The Chicago chapter recently attended the "David Bowie Is" exhibit at the Museum of Contemporary Art in Chicago - its only appearance in the US. They saw amazing costumes and memorabilia. The Chapter is planning a December holiday get-together at the home of Rhonda Buss. We know that the Chicago Chapter always has a blast when they meet!
Karen Bengtson reported about the Colorado Chapter’s October meeting. “This year the Colorado chapter made two quilt tops for Quilts of Valor. The Quilts of Valor Foundation is an organization whose mission is to cover service members and veterans touched by war with comforting and healing Quilts of Valor. We were really excited to whip out two quilt tops in a day!” [See photos] Kudos to the Colorado Chapter for their charitable donation!
Yvonne Jennings, Kathy Bradley, Jan McKinley, Sandi Harmon, Barb Bock, Jane Stoeck, Karen Bengtson, Clara Dittli, (Sandi & Barb)
This from the New Jersey Chapter – “Our NJ chapter is getting things rolling after a rather quiet (chapter-wise) summer. In honor of National Sewing Month, we held our annual "Learn to Sew" event at a local library where we taught kids of all ages how to make several different projects. In October, many of our members were able to attend this year's annual conference in Philadelphia. November's meeting will be held in NYC at the Museum at FIT. We'll be viewing the exhibits "Exposed: The History of Lingerie", and "Dance and Fashion,” followed by a little fabric shopping at everyone's favorite stores. December brings our holiday gala, hosted by one of our members, where everyone can model their seasonal finery and enjoy a wonderful evening with other members and their guests.” It’s great that this chapter is doing its part to encourage a younger generation of sewers!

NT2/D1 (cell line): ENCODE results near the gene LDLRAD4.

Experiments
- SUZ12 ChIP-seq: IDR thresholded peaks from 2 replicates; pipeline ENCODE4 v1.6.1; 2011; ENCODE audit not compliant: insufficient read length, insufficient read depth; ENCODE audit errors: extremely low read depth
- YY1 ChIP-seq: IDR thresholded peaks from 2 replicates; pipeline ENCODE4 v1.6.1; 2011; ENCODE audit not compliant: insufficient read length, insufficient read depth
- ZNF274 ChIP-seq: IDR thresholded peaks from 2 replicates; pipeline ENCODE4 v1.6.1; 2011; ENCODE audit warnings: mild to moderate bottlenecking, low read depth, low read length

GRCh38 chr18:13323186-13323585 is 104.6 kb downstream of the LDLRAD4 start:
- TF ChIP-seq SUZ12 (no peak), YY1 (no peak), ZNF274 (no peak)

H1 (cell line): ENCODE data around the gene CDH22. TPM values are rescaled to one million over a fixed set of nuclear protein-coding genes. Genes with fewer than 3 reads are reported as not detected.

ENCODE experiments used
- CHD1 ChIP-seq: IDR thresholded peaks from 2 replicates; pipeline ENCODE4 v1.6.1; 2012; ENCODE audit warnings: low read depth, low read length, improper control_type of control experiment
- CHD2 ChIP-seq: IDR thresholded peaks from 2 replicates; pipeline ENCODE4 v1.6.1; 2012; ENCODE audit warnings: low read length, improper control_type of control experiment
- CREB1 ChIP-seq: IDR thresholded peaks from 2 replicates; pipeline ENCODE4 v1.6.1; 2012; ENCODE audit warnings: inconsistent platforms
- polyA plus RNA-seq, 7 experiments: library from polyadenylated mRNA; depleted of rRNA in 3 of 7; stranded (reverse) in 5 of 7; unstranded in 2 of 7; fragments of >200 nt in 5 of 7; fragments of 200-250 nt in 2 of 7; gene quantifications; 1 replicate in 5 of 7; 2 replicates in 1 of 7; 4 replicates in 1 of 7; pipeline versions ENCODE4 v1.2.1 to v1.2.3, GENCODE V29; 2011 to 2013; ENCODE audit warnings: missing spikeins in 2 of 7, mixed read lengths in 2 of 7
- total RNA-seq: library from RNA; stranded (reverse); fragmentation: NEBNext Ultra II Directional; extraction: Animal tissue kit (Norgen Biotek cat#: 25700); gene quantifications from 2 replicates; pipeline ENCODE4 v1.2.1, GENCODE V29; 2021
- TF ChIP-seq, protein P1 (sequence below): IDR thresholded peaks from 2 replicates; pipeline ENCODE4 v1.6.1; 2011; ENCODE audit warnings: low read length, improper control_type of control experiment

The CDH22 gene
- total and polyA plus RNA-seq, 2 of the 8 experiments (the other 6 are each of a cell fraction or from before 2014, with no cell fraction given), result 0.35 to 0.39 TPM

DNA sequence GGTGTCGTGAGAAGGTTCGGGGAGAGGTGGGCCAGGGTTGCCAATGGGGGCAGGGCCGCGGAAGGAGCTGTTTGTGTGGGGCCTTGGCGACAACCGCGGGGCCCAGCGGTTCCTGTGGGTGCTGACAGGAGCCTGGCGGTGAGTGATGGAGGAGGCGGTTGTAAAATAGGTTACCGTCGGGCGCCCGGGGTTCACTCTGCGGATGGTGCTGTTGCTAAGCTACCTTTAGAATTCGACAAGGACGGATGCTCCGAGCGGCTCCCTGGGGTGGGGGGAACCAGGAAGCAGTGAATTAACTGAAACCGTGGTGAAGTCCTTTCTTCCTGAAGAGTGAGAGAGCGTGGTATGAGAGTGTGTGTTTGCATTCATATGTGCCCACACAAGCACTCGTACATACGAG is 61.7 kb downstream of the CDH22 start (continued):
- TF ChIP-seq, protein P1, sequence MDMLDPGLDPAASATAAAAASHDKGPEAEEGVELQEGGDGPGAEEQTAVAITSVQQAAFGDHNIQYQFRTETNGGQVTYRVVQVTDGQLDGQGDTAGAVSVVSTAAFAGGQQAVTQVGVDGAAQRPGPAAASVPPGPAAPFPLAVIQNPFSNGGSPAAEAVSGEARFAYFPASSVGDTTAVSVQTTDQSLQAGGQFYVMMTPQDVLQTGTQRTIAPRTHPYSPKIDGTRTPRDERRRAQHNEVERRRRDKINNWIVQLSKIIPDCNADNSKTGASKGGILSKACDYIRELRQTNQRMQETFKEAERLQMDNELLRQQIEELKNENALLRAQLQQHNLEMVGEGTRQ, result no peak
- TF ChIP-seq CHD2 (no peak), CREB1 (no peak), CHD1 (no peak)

As you can see, our Chapters are doing lots of things to network, enhance their creativity and skills, and give back to their communities. Being a part of a Chapter is one of the best benefits of being an ASDP member. If you are not a member of a Chapter and would like to be, please contact me, Debby Spence. I will be happy to help you find a Chapter close to you, or even help you to start your own chapter.
Free. We all love to hear that word. We so depend on free wireless connections that we expect them to be available whenever we need to “plug in.” Do you ever think about who else might be connected to wifi? Probably not. Should you be concerned though? Absolutely.
Hackers are all around, just waiting to access your computer’s information. Many small businesses have a laptop that serves all of their business needs. They are easy to transport and convenient, allowing information to be right at your fingertips. Do you keep company data on that laptop as well? If you have a home-based studio with a wireless router, is it secured with a strong password so no one can access it? Have you received pop-ups saying that you are connected to an unsecure network?
Cybercrime has surpassed illegal drug trafficking as a criminal moneymaker
Cyber breaches are becoming a regular occurrence and are expected to increase over the next several years. Don’t be misled by news highlights focusing on large businesses involved in cyber-attacks. Even though we seldom hear about small and medium sized enterprises (SMEs) as victims, they do occur. The U.S. Department of Homeland Security estimates that 40 percent of all cyber-attacks target businesses with fewer than 500 employees. The average cost for those attacks has been approximately $190,000 per instance. A 2012 report from Verizon studied 855 data breaches, of which 71 percent targeted businesses with fewer than 100 employees.